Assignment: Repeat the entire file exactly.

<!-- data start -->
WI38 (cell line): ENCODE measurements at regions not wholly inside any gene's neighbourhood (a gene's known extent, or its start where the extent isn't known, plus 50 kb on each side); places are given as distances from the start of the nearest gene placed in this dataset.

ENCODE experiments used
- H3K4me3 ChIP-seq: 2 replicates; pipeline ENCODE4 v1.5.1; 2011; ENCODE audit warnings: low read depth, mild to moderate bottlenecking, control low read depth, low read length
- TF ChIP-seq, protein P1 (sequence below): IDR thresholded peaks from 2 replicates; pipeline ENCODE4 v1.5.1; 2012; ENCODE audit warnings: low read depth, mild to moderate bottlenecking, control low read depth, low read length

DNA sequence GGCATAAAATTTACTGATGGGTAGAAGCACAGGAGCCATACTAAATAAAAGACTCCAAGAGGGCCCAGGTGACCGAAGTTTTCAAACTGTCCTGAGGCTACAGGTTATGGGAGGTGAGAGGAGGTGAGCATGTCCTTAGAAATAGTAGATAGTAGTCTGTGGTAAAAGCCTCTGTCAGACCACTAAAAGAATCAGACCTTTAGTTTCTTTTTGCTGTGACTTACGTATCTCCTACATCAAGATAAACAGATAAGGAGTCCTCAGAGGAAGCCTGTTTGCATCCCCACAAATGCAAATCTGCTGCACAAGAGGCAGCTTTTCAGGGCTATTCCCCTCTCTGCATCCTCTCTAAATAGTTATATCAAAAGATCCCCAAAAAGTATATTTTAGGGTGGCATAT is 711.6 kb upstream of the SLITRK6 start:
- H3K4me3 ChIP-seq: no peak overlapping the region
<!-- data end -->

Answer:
WI38 (cell line): ENCODE measurements at regions not wholly inside any gene's neighbourhood (a gene's known extent, or its start where the extent isn't known, plus 50 kb on each side); places are given as distances from the start of the nearest gene placed in this dataset.

ENCODE experiments used
- H3K4me3 ChIP-seq: 2 replicates; pipeline ENCODE4 v1.5.1; 2011; ENCODE audit warnings: low read depth, mild to moderate bottlenecking, control low read depth, low read length
- TF ChIP-seq, protein P1 (sequence below): IDR thresholded peaks from 2 replicates; pipeline ENCODE4 v1.5.1; 2012; ENCODE audit warnings: low read depth, mild to moderate bottlenecking, control low read depth, low read length

DNA sequence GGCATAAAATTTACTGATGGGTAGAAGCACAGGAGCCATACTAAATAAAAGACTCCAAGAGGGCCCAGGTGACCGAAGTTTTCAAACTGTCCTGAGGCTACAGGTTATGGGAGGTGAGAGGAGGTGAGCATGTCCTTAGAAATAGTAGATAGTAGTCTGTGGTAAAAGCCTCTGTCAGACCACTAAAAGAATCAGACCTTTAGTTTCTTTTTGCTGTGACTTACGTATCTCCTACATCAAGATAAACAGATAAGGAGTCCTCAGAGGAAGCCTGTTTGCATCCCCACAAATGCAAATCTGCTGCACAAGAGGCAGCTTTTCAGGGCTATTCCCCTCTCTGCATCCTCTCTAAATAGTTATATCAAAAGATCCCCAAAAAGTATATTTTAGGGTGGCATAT is 711.6 kb upstream of the SLITRK6 start:
- H3K4me3 ChIP-seq: no peak overlapping the region